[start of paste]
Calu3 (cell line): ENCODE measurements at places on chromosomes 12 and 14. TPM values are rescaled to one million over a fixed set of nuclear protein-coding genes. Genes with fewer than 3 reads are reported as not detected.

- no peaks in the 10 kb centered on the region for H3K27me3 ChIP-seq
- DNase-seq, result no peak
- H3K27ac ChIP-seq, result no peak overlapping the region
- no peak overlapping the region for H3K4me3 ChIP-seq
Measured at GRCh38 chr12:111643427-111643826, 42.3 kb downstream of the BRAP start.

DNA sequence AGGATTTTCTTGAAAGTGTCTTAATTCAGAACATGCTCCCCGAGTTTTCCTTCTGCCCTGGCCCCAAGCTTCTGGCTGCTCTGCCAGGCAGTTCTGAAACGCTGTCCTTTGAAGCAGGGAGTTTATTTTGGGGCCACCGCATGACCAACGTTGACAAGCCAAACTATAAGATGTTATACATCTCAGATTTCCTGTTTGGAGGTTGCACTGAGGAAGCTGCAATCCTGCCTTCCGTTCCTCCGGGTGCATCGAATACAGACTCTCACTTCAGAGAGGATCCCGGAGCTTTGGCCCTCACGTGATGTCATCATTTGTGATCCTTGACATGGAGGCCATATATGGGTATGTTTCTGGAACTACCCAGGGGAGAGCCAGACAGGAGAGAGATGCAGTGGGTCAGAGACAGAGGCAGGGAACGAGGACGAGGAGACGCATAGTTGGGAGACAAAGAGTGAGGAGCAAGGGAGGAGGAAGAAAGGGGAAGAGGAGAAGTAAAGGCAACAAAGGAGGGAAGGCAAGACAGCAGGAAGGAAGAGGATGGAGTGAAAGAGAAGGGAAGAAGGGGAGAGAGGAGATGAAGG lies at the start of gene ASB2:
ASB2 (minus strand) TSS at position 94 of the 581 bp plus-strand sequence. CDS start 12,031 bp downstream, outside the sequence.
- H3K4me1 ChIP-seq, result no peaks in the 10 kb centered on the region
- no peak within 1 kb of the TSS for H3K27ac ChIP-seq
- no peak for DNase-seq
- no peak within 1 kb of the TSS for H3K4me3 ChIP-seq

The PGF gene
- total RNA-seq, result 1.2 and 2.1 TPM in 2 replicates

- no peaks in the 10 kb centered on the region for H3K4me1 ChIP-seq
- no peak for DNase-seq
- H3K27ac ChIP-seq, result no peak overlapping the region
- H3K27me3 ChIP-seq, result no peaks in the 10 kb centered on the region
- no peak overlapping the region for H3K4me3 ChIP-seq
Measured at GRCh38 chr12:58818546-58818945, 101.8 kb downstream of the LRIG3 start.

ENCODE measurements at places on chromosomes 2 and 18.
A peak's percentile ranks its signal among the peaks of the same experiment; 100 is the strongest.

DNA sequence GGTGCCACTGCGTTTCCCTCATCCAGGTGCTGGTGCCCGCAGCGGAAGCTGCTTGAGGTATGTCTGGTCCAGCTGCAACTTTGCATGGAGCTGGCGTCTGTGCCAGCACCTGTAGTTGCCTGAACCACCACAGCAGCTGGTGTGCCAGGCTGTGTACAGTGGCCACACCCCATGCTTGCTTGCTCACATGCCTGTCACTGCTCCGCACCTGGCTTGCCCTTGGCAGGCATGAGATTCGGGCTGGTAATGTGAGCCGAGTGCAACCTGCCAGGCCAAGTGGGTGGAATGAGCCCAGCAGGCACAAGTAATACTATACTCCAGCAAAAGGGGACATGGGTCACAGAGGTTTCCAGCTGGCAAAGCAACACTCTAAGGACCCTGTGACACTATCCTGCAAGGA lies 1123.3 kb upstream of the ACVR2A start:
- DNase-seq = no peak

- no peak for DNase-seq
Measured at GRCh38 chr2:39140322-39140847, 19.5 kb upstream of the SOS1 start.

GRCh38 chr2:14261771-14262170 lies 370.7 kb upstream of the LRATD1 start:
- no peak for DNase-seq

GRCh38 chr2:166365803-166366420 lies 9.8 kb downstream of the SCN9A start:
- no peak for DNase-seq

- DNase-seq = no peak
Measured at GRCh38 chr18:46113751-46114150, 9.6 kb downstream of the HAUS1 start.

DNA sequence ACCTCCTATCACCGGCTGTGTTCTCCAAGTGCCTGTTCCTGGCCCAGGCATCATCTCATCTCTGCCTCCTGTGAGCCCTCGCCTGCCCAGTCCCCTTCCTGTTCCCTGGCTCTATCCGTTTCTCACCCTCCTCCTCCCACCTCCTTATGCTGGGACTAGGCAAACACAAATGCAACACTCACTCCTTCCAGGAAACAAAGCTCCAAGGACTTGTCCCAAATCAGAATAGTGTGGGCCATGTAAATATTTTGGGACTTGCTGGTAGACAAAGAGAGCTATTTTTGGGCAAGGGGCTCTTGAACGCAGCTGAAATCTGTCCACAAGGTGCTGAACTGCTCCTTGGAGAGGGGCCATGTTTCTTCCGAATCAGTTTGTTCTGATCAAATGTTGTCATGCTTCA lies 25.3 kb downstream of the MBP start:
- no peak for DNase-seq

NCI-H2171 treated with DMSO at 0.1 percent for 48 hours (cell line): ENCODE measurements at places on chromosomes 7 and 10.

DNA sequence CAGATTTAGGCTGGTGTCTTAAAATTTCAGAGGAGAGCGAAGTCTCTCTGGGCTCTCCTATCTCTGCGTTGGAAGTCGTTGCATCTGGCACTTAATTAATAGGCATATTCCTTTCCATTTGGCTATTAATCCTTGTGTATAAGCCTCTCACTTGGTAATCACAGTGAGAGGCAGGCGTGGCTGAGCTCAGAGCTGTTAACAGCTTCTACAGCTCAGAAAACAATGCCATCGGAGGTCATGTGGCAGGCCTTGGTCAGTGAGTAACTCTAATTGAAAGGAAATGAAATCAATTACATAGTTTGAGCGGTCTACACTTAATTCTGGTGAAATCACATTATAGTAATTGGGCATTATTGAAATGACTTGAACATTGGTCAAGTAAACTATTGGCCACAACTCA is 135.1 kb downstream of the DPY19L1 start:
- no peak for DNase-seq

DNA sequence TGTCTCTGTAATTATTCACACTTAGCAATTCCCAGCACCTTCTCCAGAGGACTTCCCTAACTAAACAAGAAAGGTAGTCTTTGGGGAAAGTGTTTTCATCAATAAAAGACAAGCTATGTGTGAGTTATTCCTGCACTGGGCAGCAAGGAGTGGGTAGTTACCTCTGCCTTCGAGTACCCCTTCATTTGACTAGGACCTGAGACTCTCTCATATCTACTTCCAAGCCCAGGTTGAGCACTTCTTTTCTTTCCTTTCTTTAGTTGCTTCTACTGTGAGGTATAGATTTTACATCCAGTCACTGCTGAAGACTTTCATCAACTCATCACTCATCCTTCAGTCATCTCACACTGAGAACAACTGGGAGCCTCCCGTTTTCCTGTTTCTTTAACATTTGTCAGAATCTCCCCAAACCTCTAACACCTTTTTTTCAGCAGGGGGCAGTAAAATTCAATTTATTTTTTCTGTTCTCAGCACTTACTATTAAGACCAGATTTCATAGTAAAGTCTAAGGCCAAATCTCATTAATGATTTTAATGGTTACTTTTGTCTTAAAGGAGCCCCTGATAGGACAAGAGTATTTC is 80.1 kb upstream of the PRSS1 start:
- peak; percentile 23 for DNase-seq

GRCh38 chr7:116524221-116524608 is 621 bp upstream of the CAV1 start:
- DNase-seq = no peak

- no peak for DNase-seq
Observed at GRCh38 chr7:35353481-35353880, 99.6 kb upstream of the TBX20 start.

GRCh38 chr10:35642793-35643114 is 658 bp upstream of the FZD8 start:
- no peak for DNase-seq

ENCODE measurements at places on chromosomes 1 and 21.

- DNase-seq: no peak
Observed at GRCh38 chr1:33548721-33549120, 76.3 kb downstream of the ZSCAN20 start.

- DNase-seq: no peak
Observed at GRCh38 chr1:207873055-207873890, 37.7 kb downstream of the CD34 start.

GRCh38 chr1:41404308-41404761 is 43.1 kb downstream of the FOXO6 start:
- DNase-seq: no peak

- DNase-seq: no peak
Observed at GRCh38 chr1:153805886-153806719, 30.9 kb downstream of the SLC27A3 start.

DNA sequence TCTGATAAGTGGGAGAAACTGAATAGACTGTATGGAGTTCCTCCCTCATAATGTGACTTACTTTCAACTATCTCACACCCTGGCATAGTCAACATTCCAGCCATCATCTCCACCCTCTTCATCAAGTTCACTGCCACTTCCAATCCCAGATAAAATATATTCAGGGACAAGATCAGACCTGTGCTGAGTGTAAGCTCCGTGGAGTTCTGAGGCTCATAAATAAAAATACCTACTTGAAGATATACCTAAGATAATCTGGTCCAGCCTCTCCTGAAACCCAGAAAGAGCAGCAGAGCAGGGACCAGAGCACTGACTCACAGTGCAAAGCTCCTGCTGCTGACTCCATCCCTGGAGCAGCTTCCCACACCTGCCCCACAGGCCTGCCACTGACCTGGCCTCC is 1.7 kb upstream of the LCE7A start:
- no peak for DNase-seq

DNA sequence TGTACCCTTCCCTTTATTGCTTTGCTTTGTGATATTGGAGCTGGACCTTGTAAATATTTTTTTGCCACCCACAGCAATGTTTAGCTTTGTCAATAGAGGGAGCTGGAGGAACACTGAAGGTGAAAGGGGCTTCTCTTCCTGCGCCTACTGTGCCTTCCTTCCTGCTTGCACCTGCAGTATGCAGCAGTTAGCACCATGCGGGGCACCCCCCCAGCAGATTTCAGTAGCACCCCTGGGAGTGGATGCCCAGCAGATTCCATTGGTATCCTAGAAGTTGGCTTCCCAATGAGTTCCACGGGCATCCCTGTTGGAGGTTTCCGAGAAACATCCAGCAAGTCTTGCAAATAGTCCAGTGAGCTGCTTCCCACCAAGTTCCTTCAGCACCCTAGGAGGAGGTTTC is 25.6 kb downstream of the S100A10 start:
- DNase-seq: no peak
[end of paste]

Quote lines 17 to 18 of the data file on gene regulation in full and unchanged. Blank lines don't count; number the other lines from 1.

- H3K27ac ChIP-seq, result no peak overlapping the region
- H3K27me3 ChIP-seq, result no peaks in the 10 kb centered on the region